Top-10 Bugs in Java Projects in 2020


    The New Year is steadily approaching, therefore it's time to sum everything up. Continuing the tradition, we thought back to our articles about checking Java projects from the open-source world for this year and rated the top 10 most exciting bugs.

    In 2020 we (the PVS-Studio's Java team) have reviewed errors from five open-source projects and also touched upon our inner workings in our articles:

    First, we suggest that readers get to know these articles and make their personal rankings, then compare them with ours, and say if we are wrong :).

    N10. Tricky equality

    Source: Big / Bug Data: Analyzing the Apache Flink Source Code

    V6001 There are identical sub-expressions 'processedData' to the left and to the right of the '==' operator.

    public boolean equals(Object o) 
      CheckpointStatistics that = (CheckpointStatistics) o;
      return id == &&
        savepoint == that.savepoint &&
        triggerTimestamp == that.triggerTimestamp &&
        latestAckTimestamp == that.latestAckTimestamp &&
        stateSize == that.stateSize &&
        duration == that.duration &&
        alignmentBuffered == that.alignmentBuffered &&
        processedData == processedData &&                // <=
        persistedData == that.persistedData &&
        numSubtasks == that.numSubtasks &&
        numAckSubtasks == that.numAckSubtasks &&
        status == that.status &&
        Objects.equals(checkpointType, that.checkpointType) &&

    Here's an example of a simple and very disappointing mistake which occurred due to inattention: the processedData field is compared to itself. Because of this mistake, comparison of the CheckpointStatistics type objects will sometimes give a false positive result. But the main danger of this typo lies in the fact that equals is very actively used in collections, and incorrect implementation of this method can lead to very strange behavior, which will take a huge amount of time to debug.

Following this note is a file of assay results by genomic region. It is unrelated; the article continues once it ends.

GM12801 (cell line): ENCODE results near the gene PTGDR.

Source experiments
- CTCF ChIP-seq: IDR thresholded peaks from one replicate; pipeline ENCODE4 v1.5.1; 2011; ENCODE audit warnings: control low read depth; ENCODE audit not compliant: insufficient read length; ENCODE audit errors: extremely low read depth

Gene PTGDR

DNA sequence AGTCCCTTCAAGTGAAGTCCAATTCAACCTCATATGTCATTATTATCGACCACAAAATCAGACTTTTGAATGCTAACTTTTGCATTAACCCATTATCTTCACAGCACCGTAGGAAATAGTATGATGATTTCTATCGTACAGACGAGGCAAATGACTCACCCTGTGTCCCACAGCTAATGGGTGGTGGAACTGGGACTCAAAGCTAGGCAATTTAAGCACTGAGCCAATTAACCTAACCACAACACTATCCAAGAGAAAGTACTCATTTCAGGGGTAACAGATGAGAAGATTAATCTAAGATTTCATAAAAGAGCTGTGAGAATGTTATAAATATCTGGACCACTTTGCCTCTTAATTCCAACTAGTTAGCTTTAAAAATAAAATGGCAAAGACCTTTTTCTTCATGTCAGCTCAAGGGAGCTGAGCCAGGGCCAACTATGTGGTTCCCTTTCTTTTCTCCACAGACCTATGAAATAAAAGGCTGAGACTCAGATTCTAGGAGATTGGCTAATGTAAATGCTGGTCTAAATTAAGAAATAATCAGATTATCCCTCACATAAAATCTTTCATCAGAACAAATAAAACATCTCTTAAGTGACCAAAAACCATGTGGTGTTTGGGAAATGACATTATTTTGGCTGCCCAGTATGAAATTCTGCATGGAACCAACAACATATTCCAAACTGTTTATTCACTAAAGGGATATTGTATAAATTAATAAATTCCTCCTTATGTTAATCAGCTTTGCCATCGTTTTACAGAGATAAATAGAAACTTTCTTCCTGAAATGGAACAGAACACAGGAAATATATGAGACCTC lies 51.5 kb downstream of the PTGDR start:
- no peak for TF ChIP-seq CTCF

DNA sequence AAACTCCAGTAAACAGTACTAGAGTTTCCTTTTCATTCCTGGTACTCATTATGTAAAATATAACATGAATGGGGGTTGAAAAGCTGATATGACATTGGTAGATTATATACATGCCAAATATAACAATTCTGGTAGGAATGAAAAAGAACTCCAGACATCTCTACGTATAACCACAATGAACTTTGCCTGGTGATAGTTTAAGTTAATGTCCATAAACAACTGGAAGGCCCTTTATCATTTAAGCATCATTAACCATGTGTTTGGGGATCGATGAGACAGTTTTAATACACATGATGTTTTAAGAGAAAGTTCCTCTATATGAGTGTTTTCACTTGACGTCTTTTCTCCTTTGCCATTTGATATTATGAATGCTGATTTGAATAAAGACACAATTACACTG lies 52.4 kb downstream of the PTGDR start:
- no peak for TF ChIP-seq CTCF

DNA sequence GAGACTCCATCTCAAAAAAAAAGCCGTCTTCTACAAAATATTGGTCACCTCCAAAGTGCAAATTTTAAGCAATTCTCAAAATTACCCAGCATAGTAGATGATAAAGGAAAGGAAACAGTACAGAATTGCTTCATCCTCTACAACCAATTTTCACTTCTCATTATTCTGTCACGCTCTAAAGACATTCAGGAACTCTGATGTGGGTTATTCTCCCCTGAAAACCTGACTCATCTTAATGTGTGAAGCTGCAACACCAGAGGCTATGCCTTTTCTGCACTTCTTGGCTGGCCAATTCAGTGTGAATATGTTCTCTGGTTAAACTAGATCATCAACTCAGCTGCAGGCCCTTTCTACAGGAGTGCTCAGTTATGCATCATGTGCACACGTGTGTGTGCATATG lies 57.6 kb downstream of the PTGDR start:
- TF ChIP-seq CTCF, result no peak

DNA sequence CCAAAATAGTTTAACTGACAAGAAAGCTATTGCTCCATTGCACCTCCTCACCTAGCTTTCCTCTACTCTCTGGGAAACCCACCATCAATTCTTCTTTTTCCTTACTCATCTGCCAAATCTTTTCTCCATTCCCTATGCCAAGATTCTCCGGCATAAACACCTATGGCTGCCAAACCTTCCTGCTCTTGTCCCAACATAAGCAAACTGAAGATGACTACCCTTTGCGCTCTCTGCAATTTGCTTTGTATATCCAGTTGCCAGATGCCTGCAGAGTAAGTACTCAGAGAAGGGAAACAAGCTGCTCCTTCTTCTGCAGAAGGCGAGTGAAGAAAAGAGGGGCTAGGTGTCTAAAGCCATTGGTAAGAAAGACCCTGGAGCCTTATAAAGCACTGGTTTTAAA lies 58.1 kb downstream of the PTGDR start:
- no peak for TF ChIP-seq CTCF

For the record, it is common for developers to make mistakes in comparison functions. My colleague even wrote a whole article "The Evil within the Comparison Functions" with lots of examples and explanations.

    N9. Unreachable code

    Source: Unicorns on Guard for Your Safety: Exploring the Bouncy Castle Code.

    V6019 Unreachable code detected. It is possible that an error is present.

    public void testSignSHA256CompleteEvenHeight2() {
        int height = 10;
        for (int i = 0; i < (1 << height); i++) {
            byte[] signature = xmss.sign(new byte[1024]);
            switch (i) {
                case 0x005b:
                    assertEquals(signatures[0], Hex.toHexString(signature));
                case 0x0822:
                    assertEquals(signatures[1], Hex.toHexString(signature));

    The switch branch for the value i == 0x0822(2082) happens to be unreachable. How on earth did that happen?

    If you pay attention to the 1 << height loop condition where height is always equal to 10, then everything immediately falls into place. According to the loop condition, the counter i in the for loop can't be greater than 1024 (1 << 10). Obviously, the execution of the switch branch in question will never happen.

    N8. Annotated method

    Source: Under the Hood of PVS-Studio for Java: How We Develop Diagnostics.

    V6009 Collection is empty. The call of the 'clear' function is senseless.

    protected void after()

    Some of our diagnostics rely heavily on the method annotation mechanism. Annotations provide additional information to the analyzer about the methods used. For example, they show:

    • If a method is pure,
    • What restrictions are posed on arguments,